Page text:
country, 398—territorial divisions and
native hereditary officers, 399, 400—
schools, and festivals, 401, 402—self-
immolation rare, 402—singular iustance
of self-destruction, 402, 403—prevalent
belief of witchcraft, 403—considerations
on the best mode of governing and pre-
servingour dominion in India,406—410.
413, 414—remarks on the versions of the
scriptures in the languages of modern
India, 411—and on the mode of propa-
gating Christianity there, 412.
Inquisition, when first introduced into
Spain, 244—commits to the flames all
Hebrew and Arabic books, 245—its san-
guinary persecutions of the Protestants,
252—256—the inquisition fatal to lite-
rature, in Spain, 258—260—patronized
and encouraged by Philip V., 264—per-
secutes all persons suspected of repub-
lican principles, 268.

Ionian Islands, state of, in 1800, and in
1803, 91—94—charges of mal-adminis-
trafion of, by Sir Thomas Maitland, ex*
■mined and disproved, 95—106—their
prosperous condition under his govern-
ment, 113—116.

Irving (Rev. Edward), Orations and Argu-
ment, 283—his violations of the rules
of pulpit eloquence, 307,308—his unjust
depreciation of the English clergy and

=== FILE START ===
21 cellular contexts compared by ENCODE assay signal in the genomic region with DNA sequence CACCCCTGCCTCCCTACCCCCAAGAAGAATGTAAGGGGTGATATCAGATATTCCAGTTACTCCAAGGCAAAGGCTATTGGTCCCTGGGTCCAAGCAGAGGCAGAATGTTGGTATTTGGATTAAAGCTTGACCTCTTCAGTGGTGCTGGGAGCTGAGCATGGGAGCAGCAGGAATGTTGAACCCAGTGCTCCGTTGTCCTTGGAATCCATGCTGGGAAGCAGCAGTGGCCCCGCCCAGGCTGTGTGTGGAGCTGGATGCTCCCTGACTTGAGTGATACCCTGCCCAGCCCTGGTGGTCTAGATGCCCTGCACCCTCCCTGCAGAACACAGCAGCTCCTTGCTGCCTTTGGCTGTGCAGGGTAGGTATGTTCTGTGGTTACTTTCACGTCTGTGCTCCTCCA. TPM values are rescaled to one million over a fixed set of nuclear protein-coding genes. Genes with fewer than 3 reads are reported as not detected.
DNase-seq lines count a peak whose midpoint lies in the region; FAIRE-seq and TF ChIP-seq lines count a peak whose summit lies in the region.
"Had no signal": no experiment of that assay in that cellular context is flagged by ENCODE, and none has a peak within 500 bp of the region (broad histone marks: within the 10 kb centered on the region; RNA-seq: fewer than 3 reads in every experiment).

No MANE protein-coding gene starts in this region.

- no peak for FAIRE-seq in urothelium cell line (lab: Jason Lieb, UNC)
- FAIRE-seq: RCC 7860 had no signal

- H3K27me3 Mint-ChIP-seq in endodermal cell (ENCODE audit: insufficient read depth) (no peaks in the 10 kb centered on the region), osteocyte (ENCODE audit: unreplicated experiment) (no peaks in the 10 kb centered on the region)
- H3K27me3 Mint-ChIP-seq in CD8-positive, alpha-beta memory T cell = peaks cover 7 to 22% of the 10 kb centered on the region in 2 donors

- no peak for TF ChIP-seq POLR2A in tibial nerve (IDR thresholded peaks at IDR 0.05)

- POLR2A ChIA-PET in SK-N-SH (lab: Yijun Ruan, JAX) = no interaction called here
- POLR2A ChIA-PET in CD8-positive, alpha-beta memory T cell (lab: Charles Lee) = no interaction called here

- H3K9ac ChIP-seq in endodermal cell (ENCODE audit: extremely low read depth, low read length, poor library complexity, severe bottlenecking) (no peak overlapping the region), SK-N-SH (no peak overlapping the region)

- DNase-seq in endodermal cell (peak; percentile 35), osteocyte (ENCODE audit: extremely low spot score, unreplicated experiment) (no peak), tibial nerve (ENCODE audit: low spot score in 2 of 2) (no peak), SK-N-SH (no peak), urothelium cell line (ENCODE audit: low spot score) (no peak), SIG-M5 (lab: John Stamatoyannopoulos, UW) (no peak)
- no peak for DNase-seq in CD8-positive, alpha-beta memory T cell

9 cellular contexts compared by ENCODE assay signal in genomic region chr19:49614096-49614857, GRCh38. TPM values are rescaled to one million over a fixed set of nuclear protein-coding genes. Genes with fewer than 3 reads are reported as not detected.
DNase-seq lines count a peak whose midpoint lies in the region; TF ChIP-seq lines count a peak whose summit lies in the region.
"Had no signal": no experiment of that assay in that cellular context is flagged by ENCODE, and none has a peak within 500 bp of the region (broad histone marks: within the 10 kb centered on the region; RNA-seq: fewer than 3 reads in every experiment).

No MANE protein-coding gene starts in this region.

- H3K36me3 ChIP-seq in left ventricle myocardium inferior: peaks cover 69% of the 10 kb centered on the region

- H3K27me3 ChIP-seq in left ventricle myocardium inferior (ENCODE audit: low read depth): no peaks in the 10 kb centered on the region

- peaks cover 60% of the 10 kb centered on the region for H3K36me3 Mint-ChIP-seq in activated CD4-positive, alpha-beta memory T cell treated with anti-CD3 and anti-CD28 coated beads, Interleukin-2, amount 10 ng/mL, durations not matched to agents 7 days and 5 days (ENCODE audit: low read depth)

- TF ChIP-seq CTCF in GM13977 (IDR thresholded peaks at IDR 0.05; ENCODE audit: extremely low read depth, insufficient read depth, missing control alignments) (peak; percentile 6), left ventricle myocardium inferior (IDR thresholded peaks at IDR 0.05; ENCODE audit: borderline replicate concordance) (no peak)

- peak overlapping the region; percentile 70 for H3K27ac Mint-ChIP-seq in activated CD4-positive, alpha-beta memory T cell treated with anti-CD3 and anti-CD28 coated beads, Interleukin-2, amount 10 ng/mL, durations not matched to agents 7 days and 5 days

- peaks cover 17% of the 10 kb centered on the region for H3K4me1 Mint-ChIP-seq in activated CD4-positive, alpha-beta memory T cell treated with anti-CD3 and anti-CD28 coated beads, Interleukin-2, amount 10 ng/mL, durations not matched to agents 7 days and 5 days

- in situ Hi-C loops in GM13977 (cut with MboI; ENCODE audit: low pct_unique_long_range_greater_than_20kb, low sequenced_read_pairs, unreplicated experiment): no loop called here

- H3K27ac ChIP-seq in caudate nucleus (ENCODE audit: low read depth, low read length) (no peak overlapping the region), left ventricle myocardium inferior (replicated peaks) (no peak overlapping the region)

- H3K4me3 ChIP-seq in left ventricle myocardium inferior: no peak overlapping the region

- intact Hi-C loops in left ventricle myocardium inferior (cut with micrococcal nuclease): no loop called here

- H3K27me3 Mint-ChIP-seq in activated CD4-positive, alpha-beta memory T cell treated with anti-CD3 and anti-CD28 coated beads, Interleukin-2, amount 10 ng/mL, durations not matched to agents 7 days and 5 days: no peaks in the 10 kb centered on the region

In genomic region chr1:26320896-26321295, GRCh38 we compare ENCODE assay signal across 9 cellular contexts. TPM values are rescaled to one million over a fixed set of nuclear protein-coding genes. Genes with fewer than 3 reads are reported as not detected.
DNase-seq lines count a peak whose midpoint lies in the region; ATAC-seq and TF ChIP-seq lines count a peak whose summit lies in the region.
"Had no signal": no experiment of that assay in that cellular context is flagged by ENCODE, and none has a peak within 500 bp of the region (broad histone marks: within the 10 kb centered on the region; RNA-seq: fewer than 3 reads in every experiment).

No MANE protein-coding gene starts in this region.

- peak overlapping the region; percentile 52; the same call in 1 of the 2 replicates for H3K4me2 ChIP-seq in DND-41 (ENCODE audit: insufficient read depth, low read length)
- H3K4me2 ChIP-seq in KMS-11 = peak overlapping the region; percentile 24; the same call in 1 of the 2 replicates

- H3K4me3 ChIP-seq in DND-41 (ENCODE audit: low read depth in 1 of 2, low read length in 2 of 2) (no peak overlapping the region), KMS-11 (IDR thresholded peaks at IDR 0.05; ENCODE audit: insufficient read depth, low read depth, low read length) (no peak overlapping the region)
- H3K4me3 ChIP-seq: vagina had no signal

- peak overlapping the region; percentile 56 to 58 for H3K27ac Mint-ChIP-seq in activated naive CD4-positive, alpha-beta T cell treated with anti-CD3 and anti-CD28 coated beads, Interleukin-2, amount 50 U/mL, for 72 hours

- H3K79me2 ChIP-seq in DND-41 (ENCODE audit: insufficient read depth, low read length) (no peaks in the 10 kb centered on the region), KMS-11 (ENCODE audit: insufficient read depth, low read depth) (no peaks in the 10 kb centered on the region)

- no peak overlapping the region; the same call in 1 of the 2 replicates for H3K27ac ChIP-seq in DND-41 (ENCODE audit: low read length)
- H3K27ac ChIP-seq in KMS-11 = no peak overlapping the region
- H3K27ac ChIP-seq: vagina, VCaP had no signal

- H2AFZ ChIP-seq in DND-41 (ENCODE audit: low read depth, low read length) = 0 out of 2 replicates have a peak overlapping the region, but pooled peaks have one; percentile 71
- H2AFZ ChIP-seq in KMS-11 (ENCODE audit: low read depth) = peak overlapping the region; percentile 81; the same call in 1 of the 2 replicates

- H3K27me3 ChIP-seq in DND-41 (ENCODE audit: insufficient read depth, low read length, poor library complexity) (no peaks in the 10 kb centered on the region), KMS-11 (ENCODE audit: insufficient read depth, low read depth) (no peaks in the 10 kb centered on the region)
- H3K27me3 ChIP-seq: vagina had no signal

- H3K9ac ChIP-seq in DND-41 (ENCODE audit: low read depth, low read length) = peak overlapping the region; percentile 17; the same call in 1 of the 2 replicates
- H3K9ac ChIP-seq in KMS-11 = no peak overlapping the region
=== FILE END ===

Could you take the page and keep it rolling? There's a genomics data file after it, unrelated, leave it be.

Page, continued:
Dissenting ministers, 308—personal al-
lusions to living writers, 309—strictures
on his selection of subjects, and style,
309—313.

Isseus and Lysias, compared, 328.

J.

James I., statute of, against witchcraft, 443
—extract from his dialogue, on the tem-
per with which he wished it to be put
into execution, 443, 444.

James II., account of the intrigues for dis-
solving the marriage of, with his wife,
and uniting him to the infanta of Portu-
gal, 190—192—causes of the agitations
of his reign, 205, 206.

James (Edwin), Account of an Expedition
from Pittsburgh to the Rocky Moun-
tains, 1—extent of the country visited,
ih.character of the work, 2. See Mis-
sissippi.

Johnson's (Dr.), Criticism on Shakspeare,
remarks on, 416—418.

Jodelle's Tragedies, remarks on, 33.

Junot, occupation of Portugal by, 55, 56—
atrocious conduct of his army there, 79,
80—is defeated at the battle of Vimeiro,
- 80—82—compelled to evacuate Portu-
gal, 82.

Justice, curious administration of, in Ame-
rica, 356—358—360.

K.

Kaskaia Indians, notice of, 24.
Khozars, irruption of, into Europe, 118.
Kirkdale Cave, remarks on the fossilized

remains of animals found in, 147—151,

152.

Knavery (American), instances of, 341—
346,347.

Knout, horrible punishment of, described,
137.

Kouka, the capital of Boumou, notice of,
522—account of the Sheik, 512, 513.

L.

Landed property, division of, in Central

India, 399.
Langhorn (John), one of the victims of

Oates's plot, beautiful poem by, 200,

201—remarks on it, and on his charac-
ter, 202.

Latimer's Sermons, style of, 298.

Law (Right Hon. T.), anecdotes of, 348—
352 — prudent speculation of his son,
352.

Legouve's Mort d'Abel,remarks on, 51,52.
Leroercier's Levite d'Ephraim, character
of, 50, 51.

Leocrates, analysis of Lycurgns's speech
against, 319—322.

Lepignietti, villainous forgery of, 96—le-